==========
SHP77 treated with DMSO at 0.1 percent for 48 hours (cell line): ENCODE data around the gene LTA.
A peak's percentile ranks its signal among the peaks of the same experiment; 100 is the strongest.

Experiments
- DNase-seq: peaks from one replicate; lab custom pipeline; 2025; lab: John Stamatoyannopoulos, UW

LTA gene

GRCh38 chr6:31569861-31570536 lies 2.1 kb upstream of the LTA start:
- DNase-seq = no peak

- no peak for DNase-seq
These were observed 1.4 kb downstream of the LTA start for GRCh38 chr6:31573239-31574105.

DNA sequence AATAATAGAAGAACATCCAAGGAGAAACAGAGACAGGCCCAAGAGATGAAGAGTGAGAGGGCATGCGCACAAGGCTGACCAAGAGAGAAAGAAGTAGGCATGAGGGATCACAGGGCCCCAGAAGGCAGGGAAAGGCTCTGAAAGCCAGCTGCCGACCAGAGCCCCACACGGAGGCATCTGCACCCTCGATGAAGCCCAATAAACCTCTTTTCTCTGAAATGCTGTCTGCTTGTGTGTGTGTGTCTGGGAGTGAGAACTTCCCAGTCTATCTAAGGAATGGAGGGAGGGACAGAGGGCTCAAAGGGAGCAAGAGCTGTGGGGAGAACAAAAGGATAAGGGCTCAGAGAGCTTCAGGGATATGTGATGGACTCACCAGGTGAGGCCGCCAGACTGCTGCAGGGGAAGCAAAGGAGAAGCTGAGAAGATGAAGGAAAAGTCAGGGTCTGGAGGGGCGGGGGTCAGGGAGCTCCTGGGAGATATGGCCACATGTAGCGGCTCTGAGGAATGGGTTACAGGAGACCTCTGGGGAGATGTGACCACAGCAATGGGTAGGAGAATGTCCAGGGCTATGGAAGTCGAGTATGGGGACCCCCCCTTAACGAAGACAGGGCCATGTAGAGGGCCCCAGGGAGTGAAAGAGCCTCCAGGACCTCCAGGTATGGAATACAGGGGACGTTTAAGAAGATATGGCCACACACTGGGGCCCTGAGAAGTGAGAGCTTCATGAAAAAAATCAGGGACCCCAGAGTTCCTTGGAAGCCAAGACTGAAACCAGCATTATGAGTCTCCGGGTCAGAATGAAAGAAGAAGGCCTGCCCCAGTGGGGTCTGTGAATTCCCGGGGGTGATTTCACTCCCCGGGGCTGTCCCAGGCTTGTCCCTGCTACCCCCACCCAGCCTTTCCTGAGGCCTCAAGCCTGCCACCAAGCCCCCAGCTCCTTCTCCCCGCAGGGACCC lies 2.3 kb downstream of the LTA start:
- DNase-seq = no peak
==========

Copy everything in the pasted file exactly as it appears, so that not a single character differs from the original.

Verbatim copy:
SHP77 treated with DMSO at 0.1 percent for 48 hours (cell line): ENCODE data around the gene LTA.
A peak's percentile ranks its signal among the peaks of the same experiment; 100 is the strongest.

Experiments
- DNase-seq: peaks from one replicate; lab custom pipeline; 2025; lab: John Stamatoyannopoulos, UW

LTA gene

GRCh38 chr6:31569861-31570536 lies 2.1 kb upstream of the LTA start:
- DNase-seq = no peak

- no peak for DNase-seq
These were observed 1.4 kb downstream of the LTA start for GRCh38 chr6:31573239-31574105.

DNA sequence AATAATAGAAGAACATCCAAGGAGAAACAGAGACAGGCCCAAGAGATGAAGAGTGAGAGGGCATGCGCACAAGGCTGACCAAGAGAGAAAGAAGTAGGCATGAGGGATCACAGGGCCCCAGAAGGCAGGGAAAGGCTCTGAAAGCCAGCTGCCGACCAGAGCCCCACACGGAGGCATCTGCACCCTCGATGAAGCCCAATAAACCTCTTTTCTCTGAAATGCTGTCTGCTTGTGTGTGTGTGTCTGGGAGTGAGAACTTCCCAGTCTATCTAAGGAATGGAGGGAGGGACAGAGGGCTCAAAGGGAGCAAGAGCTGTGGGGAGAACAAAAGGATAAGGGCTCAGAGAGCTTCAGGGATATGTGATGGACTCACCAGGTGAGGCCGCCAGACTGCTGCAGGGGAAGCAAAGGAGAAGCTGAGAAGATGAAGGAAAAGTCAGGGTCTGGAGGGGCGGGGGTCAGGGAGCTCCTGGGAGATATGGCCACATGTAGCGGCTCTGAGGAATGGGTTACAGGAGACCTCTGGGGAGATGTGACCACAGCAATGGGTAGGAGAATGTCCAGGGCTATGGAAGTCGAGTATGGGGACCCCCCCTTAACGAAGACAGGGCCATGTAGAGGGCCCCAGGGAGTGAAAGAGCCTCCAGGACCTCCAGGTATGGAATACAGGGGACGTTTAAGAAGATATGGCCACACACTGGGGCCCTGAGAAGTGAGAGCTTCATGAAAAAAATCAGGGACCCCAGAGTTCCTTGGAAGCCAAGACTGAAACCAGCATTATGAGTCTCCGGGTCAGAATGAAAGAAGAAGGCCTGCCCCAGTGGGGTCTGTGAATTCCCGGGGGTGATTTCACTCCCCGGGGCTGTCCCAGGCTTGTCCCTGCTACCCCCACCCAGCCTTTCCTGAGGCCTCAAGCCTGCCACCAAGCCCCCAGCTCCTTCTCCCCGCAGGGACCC lies 2.3 kb downstream of the LTA start:
- DNase-seq = no peak